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The following results are related to COVID-19. Are you interested to view more results? Visit OpenAIRE - Explore.
60 Research products, page 1 of 6

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  • Open Access English
    Publisher: oeaw
    Country: Austria

    In many countries, deaths from COVID-19 were highly concentrated among care home residents during the initial wave of the pandemic. Care home residents may have faced higher risks of exposure and infection than the general population of older people. Once infected, residents may have been more likely to succumb to this disease as they were both older and frailer than the general population of older people. This study presents a quantified assessment of these factors in Belgium and in England and Wales. In doing so, this paper applies the Das Gupta decomposition method to explain the contributions of these three factors to the observed differences in mortality rates from COVID-19 between older people residing in care homes and older people living at home. According to these estimates, older people residing in care homes were 36 times more likely to die in Belgium and were 23 times more likely to die in England and Wales from COVID-19 than older people living at home during the initial wave of the pandemic. Decomposition of the differences in the mortality rates of these populations in Belgium and in England and Wales showed that the two key determinants were the greater underlying frailty of older people in care homes (accounting for 46% of the differences in Belgium and 66% of the differences in England and Wales) and the higher infection prevalence of older people in care homes (accounting for 40% of the differences in Belgium and 26% of the differences in England and Wales).

  • Open Access English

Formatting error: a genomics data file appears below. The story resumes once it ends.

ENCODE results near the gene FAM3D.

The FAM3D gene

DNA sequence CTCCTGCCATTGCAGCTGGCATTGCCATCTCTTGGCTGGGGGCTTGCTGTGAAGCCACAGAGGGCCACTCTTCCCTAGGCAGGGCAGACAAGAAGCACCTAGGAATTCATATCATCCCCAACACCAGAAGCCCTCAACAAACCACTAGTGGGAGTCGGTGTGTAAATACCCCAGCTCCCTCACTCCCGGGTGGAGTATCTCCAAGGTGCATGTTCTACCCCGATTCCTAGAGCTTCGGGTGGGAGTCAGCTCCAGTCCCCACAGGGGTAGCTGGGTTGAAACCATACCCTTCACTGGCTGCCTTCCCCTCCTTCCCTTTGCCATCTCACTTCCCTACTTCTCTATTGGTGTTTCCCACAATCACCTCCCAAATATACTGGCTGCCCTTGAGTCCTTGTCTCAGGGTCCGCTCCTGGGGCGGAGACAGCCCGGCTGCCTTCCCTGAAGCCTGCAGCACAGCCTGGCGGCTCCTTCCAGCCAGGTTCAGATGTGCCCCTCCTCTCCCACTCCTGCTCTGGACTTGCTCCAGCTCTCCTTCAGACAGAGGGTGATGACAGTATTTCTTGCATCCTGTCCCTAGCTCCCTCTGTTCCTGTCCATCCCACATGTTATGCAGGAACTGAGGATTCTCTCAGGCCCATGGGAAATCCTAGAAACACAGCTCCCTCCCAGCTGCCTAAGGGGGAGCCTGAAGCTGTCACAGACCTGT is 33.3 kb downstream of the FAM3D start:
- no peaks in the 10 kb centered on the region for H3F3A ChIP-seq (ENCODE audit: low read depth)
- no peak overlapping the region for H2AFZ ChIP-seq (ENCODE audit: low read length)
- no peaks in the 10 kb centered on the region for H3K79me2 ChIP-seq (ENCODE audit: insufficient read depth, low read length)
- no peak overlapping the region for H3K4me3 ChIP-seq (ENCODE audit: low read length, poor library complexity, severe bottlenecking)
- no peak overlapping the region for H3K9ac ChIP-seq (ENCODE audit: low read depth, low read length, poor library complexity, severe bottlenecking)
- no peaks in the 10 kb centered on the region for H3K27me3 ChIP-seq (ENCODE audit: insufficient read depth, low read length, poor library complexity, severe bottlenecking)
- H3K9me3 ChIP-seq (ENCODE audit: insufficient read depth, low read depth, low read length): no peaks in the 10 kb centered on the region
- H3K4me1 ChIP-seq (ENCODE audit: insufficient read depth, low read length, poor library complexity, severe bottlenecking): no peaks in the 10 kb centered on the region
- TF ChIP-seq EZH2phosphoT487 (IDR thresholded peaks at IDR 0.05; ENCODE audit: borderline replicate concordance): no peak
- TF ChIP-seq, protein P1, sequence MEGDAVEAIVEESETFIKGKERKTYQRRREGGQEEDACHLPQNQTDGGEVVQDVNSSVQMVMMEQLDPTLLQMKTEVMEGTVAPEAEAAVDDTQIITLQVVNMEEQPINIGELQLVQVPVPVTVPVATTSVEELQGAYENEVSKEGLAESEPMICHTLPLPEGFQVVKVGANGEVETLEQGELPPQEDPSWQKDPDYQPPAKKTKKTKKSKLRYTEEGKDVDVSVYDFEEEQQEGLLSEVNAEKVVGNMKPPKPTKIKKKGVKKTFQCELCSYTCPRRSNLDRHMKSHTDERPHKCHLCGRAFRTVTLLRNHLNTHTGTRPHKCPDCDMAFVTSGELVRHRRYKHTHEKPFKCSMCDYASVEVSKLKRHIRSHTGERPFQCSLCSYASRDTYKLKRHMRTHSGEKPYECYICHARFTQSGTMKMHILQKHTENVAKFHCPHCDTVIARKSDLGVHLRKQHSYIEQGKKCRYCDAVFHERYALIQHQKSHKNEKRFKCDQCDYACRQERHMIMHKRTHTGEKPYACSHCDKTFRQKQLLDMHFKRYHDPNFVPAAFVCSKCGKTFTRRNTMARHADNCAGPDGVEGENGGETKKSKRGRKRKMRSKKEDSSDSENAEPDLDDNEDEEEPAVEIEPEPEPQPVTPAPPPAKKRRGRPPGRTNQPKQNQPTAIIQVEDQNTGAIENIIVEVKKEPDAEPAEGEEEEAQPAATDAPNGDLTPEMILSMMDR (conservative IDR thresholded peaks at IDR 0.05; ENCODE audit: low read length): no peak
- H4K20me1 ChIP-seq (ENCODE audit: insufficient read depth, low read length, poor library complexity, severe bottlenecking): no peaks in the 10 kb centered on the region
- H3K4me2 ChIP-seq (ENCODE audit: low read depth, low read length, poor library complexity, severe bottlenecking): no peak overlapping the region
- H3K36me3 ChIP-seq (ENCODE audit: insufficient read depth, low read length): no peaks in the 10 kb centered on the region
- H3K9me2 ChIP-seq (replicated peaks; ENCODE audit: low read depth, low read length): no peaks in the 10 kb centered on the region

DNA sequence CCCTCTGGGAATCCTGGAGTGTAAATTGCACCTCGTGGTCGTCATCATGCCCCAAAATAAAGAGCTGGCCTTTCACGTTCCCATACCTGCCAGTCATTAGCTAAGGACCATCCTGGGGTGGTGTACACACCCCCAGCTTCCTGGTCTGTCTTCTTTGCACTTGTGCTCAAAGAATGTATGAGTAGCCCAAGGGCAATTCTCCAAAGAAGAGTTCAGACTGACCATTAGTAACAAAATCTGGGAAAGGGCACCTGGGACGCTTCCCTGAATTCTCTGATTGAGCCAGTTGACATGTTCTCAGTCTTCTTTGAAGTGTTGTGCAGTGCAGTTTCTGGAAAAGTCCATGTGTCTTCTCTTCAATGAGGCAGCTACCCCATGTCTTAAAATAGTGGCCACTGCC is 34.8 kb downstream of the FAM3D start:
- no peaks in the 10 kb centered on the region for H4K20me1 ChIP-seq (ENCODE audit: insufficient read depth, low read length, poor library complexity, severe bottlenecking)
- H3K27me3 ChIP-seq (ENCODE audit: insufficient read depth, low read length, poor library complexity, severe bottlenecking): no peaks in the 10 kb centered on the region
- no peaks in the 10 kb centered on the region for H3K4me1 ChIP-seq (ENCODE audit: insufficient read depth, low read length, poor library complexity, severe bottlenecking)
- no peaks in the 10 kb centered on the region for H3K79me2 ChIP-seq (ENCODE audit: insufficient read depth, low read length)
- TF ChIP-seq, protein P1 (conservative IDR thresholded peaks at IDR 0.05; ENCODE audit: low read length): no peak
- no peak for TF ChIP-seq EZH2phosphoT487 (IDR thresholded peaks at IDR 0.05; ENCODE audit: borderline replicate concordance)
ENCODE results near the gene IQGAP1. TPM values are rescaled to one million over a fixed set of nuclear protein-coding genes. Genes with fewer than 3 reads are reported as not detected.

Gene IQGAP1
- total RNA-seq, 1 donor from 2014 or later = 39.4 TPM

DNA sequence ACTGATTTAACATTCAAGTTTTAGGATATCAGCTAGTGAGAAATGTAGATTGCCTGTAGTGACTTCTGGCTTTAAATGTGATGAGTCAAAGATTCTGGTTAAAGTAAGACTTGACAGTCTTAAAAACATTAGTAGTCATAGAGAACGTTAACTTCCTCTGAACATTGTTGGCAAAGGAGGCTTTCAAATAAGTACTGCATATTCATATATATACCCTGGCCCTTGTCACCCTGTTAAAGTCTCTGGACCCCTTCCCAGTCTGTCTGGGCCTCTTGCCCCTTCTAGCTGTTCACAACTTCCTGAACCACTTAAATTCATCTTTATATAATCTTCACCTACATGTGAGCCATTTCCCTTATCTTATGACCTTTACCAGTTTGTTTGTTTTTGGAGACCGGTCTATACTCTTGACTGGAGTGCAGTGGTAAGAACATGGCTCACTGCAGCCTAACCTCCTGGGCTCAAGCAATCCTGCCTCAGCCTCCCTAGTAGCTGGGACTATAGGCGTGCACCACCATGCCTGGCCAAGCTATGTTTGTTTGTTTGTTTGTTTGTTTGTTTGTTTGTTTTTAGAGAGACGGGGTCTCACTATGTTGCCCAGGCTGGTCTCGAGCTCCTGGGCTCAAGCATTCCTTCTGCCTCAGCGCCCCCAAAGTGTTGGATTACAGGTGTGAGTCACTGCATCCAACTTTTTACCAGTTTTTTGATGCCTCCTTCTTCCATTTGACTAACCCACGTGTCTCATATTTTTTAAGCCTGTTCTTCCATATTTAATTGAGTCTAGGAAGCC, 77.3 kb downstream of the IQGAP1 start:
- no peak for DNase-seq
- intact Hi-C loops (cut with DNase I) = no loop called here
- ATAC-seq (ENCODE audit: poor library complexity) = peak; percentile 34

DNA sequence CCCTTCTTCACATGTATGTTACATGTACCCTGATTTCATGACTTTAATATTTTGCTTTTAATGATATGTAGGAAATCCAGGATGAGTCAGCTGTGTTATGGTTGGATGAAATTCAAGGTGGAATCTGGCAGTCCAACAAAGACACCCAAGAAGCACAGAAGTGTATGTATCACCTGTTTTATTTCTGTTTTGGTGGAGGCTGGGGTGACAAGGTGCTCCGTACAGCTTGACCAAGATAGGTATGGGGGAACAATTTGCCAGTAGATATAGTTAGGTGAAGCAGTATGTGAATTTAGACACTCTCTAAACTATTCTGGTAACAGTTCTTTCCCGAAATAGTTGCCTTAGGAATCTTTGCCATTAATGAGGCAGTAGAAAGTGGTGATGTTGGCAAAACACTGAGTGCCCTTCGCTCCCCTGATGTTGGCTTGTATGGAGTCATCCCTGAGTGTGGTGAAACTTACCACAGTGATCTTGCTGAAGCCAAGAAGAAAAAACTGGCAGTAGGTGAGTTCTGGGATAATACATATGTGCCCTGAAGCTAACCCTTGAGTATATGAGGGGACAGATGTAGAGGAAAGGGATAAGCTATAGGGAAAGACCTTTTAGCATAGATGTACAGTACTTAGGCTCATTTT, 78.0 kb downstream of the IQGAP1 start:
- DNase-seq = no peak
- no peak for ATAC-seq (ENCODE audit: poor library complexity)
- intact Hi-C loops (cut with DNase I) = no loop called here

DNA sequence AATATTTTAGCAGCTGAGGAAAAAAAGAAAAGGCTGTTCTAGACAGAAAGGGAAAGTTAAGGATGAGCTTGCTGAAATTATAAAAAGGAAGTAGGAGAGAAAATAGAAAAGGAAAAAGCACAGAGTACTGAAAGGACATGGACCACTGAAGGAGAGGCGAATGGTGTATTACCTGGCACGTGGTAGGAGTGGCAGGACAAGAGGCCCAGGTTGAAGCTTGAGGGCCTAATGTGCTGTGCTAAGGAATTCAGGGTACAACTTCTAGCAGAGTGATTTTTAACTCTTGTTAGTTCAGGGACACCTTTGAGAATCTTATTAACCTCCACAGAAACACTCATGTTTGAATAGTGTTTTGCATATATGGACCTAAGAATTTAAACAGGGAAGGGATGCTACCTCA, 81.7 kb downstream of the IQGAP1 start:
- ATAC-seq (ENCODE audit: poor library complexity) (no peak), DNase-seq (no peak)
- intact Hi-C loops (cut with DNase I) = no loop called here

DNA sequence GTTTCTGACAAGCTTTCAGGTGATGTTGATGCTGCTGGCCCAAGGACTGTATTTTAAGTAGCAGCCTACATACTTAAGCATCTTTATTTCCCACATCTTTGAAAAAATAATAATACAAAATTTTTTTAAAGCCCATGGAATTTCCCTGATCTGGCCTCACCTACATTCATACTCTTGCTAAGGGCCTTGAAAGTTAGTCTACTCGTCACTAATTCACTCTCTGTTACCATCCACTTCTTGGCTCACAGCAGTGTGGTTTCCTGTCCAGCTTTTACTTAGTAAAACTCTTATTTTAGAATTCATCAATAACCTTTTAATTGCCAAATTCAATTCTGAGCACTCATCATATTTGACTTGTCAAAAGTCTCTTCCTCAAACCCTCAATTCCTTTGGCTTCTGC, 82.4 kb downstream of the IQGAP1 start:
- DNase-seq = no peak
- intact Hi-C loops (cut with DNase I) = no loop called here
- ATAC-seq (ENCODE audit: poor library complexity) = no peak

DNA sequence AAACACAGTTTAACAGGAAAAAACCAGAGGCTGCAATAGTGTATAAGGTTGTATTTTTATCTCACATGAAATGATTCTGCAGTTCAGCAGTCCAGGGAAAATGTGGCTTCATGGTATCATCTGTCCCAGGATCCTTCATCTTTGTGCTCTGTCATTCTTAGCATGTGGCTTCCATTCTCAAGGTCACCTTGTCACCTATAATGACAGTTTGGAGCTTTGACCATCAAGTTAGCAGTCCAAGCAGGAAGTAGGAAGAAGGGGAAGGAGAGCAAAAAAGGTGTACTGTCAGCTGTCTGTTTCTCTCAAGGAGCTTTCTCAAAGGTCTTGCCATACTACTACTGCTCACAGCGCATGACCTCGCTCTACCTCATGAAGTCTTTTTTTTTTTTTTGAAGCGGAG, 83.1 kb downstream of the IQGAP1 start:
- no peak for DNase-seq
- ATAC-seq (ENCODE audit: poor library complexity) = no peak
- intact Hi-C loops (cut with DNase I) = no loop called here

Publisher: Monterey, California: Naval Postgraduate School

    Watermark is published semiannually for the alumni of Center for Homeland Defense and Security (CHDS). Topics in this issue: Alumni Chapters; Q&A with Alumni Chapter Heads; Ellen Gordon Retires After 15 Years; “What’s For Dinner?” and Other Impossible Decisions; Kay Takes Over CHDS Executive Leaders Program; CHDS Alumni Secure Groundbreaking Appointments; Steve Sund on Capitol Riot; CHDS Alums Lead FEMA/Peace Corps COVID-19 Vaccination Pact; Integrated Response Teams for All-Hazard Events; Major Golf Tourney Prompts CHDS Emergence Change Initiative; DHS Program Taps RPA For CHDS Emergence Change Initiative; CHDS Alumni Contribute to National Advisory Council Report; ELP Alumnus Returns to Discuss National Security Threats; ELP Grad Makes Diversity in Emergency Management His Mission; Alumni Lead Using Unmanned Systems for 21st Century Challenges; Remembering 9/11; Something Special; CHDS Alumni Win Homeland Security Award; Classroom of the Future; Mis/Disinformation Highlights 2021 EEP Lecture and Webinar Series; REP Deals with COVID-19, Looks to Future; PELP Looks Ahead to First In-Person Session After COVID-19; APEX 2020 Goes Virtual; Pracademic Affairs Delivers Inaugural Issue; Read and Listen; Class Notes; Alumni Photo Album; Welcome to the CHDS Family!; Educational Resources.

  • Open Access English
    Publisher: oeaw
    Country: Austria

    Supplementary FileSupplementary materialThis study explores the psychosocial impact of the COVID-19 pandemic on thepopulation in Greece during the general lockdown period. Specifically, depression,anxiety and stress scores, as well as the factors associated with vulnerability todeveloping mental health conditions during this period, were investigated. A totalof 911 adults participated in an online survey by completing a self-reporting questionnairethat included demographic questions, DASS-42 items (anxiety, stress anddepression scales) and other questions related to personal experience. Regressionmodelling uncovered a significant relationship between gender and DASS scores,with women having significantly higher scores than men for all mental healthproblems. Participants aged 20–39 years were especially vulnerable to experiencingpoor mental health. Unemployed participants reported having worse mental healththan others. Having more perceived psychosocial support during the pandemicwas associated with lower overall scores. Thus, women, young adults and theunemployed exhibited particularly high levels of vulnerability, while individualswho received social support from relatives and friends during the lockdown weremore resilient to the effects of social isolation.

  • Open Access English
    Publisher: oeaw
    Country: Austria